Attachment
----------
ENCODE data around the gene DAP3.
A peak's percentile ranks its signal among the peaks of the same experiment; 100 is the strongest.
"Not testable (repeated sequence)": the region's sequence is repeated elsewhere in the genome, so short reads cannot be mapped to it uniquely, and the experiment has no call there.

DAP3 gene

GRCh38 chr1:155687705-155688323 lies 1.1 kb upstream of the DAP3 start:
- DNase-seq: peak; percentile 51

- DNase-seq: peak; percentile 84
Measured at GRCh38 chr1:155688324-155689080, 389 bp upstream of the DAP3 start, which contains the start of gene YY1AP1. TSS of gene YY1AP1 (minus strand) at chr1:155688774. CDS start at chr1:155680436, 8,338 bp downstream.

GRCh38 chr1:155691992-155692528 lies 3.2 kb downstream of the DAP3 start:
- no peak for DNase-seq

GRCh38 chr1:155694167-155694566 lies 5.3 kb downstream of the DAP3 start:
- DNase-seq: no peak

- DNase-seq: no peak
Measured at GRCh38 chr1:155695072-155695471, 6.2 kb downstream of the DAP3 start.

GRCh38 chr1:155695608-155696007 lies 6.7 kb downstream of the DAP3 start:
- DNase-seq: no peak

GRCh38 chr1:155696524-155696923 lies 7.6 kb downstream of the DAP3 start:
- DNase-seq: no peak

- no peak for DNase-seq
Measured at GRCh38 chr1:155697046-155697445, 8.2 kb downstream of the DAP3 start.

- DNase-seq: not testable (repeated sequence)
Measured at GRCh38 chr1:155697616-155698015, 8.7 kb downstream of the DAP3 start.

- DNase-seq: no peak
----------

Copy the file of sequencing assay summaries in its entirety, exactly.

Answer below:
ENCODE data around the gene DAP3.
A peak's percentile ranks its signal among the peaks of the same experiment; 100 is the strongest.
"Not testable (repeated sequence)": the region's sequence is repeated elsewhere in the genome, so short reads cannot be mapped to it uniquely, and the experiment has no call there.

DAP3 gene

GRCh38 chr1:155687705-155688323 lies 1.1 kb upstream of the DAP3 start:
- DNase-seq: peak; percentile 51

- DNase-seq: peak; percentile 84
Measured at GRCh38 chr1:155688324-155689080, 389 bp upstream of the DAP3 start, which contains the start of gene YY1AP1. TSS of gene YY1AP1 (minus strand) at chr1:155688774. CDS start at chr1:155680436, 8,338 bp downstream.

GRCh38 chr1:155691992-155692528 lies 3.2 kb downstream of the DAP3 start:
- no peak for DNase-seq

GRCh38 chr1:155694167-155694566 lies 5.3 kb downstream of the DAP3 start:
- DNase-seq: no peak

- DNase-seq: no peak
Measured at GRCh38 chr1:155695072-155695471, 6.2 kb downstream of the DAP3 start.

GRCh38 chr1:155695608-155696007 lies 6.7 kb downstream of the DAP3 start:
- DNase-seq: no peak

GRCh38 chr1:155696524-155696923 lies 7.6 kb downstream of the DAP3 start:
- DNase-seq: no peak

- no peak for DNase-seq
Measured at GRCh38 chr1:155697046-155697445, 8.2 kb downstream of the DAP3 start.

- DNase-seq: not testable (repeated sequence)
Measured at GRCh38 chr1:155697616-155698015, 8.7 kb downstream of the DAP3 start.

- DNase-seq: no peak